Guiding Principles

The Chignecto-Central Regional Centre for Education endorses the following principles outlined in the Nova Scotia Department of Education and Early Childhood Development publication, Special Education Policy, 2008.

Right to an Appropriate Education: A right to an appropriate education means the fundamental educational human right of every individual to have his/her unique learning needs responded to on an individual basis.

Right to Quality Education and Qualified Teachers: All students have a right to a quality education taught by licensed qualified teachers. 

Right to Inclusive Education: Inclusive education embodies beliefs, attitudes, and values that promote “the basic right of all students to receive appropriate and quality educational programming and services in the company of their peers” (Inclusion, Supporting Student Success, Fact Sheet). The goal of inclusive schooling is to facilitate the membership, participation and learning of all students in school programs and activities. The support services that are designed to meet students’ diverse educational needs should be coordinated within the neighbourhood school and to the extent possible, within the grade level / subject area classrooms.

Teachers’ Responsibility: Teachers are responsible for teaching all students who are placed under their supervision and care. This includes responsibility for safety and well-being, as well as program planning, implementation and evaluation. This is not a responsibility that can be transferred or delegated to non-teaching staff (Education Act, sections 26 and 38).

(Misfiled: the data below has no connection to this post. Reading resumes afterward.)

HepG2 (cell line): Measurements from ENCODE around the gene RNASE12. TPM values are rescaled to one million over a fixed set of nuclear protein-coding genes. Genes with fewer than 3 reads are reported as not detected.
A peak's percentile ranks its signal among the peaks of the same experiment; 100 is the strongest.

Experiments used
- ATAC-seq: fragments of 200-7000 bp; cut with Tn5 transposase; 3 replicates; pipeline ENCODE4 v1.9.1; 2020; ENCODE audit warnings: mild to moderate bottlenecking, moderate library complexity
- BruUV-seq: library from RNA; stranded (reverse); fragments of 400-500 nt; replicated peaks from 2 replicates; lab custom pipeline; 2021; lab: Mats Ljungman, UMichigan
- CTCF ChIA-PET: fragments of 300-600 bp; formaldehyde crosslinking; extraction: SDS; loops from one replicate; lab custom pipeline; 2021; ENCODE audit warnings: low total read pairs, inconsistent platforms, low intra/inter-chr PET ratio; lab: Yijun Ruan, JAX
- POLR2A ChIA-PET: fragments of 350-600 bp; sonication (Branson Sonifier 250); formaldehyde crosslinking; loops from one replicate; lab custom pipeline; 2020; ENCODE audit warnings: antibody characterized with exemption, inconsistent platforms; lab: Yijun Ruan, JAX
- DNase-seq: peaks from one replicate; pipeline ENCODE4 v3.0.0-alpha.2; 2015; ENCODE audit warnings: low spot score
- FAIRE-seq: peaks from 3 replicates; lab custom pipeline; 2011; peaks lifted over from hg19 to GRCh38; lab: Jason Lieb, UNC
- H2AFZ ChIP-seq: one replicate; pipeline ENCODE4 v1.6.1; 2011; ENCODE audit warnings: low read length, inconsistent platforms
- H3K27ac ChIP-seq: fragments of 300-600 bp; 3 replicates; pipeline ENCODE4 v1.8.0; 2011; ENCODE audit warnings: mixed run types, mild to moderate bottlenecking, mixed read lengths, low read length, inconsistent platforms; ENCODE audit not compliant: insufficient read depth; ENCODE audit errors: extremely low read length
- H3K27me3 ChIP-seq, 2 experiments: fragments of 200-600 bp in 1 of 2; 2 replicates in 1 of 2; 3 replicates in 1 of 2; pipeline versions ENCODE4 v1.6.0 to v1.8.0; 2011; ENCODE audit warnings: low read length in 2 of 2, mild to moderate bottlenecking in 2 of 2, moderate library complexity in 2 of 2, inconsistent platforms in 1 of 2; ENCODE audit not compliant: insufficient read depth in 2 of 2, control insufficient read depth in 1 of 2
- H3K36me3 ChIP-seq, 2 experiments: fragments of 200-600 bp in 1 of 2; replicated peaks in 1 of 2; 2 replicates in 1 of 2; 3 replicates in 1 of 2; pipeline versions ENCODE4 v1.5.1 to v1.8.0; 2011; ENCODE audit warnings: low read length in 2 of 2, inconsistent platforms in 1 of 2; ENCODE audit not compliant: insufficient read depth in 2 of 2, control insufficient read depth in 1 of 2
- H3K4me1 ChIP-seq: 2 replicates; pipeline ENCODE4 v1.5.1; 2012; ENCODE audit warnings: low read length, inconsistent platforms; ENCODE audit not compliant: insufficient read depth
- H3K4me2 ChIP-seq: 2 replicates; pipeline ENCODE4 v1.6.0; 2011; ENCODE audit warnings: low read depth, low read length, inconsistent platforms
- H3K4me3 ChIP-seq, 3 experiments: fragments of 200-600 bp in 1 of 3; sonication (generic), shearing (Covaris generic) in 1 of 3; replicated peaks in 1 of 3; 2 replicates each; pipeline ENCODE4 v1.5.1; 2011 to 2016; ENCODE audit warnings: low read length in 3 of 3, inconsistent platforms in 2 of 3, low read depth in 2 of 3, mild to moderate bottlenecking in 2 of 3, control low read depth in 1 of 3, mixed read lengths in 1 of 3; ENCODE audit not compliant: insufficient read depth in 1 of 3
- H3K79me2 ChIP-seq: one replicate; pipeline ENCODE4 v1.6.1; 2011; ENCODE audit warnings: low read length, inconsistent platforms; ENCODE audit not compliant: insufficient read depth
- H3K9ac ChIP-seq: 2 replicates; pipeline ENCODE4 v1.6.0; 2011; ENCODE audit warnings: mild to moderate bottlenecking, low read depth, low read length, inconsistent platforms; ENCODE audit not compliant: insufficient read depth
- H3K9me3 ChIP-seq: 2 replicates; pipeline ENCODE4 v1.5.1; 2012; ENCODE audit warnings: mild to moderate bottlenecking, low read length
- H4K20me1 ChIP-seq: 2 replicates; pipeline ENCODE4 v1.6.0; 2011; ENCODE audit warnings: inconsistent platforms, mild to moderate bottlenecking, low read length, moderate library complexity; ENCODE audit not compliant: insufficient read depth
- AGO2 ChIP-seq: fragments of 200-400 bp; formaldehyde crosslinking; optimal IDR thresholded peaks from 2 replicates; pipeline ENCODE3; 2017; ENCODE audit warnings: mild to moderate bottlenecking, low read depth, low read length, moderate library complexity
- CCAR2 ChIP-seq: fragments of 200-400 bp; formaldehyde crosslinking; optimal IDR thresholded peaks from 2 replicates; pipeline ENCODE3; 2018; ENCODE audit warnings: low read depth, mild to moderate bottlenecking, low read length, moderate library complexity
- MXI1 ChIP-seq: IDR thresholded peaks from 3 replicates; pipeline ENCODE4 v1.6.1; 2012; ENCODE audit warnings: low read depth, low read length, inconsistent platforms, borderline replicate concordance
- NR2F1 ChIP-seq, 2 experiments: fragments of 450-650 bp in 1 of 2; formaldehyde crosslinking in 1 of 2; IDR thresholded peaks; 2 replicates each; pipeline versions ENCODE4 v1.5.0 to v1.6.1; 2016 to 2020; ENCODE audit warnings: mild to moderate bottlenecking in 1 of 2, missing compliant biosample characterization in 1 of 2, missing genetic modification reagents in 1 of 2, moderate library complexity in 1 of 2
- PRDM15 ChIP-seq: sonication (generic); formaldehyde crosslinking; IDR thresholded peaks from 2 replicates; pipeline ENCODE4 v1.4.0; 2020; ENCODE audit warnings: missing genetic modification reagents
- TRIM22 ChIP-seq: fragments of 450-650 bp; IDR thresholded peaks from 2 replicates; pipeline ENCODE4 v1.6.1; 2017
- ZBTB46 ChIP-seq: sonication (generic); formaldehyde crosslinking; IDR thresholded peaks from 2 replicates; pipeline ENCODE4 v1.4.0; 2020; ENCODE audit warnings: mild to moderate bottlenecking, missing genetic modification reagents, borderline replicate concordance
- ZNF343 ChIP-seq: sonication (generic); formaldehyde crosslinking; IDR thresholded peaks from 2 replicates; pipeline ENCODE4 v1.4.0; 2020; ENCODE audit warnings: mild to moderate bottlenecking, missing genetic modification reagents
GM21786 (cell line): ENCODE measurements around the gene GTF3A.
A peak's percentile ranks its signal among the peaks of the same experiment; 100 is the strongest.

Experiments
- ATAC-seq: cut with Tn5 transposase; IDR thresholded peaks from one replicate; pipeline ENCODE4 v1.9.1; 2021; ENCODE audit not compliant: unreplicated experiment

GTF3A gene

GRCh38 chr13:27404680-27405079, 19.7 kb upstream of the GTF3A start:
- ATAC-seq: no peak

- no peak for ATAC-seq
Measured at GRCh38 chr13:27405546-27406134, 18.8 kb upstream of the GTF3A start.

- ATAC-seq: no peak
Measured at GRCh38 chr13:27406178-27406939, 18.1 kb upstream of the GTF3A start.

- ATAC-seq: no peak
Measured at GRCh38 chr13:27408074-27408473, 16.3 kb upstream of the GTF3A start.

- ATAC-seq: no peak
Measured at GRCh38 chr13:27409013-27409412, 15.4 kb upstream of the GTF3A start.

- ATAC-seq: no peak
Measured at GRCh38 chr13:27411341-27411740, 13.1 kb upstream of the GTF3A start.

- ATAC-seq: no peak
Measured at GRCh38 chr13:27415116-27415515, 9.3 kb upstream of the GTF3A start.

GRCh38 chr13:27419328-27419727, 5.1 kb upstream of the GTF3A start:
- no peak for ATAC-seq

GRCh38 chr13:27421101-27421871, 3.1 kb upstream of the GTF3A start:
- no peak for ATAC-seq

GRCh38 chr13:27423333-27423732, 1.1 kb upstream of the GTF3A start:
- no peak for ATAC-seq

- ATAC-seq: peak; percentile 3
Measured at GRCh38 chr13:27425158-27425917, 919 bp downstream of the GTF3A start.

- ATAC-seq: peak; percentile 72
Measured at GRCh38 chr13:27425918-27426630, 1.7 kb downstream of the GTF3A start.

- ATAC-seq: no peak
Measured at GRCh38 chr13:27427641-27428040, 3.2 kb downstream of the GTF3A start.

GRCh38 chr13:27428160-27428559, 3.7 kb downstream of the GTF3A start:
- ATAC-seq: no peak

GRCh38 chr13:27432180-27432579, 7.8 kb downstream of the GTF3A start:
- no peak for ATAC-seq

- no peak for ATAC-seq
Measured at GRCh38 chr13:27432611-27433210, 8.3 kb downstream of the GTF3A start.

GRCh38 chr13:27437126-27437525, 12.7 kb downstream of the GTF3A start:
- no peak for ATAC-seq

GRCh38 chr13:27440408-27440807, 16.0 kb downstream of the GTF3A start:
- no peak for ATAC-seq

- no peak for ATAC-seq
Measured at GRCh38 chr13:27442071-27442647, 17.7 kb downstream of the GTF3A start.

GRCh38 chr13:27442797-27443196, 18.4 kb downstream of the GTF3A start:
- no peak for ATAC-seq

Parental Involvement: Parents have a duty and a responsibility to support their children in achieving success.  They are an integral part of their children’s education and should be involved in program planning from the outset (Education Act, Section 25; Special Education Policy, Policy 2.2).

Student Involvement: All students are expected to achieve to the best of their individual abilities the essential graduation learnings as stated in Public School Programs (Education Act, Section 24).  

Individual Program Plan and Accountability: An Individual Program Plan (IPP) is developed in consideration of the student’s strengths and challenges.  The outcomes in the IPP form the foundation for the evaluation of student progress.  This progress is an important component in measuring school success.  

Collaboration: Collaboration and consultation are essential in planning and supporting students with special needs to ensure a co-ordinated and consistent approach to program planning and service delivery.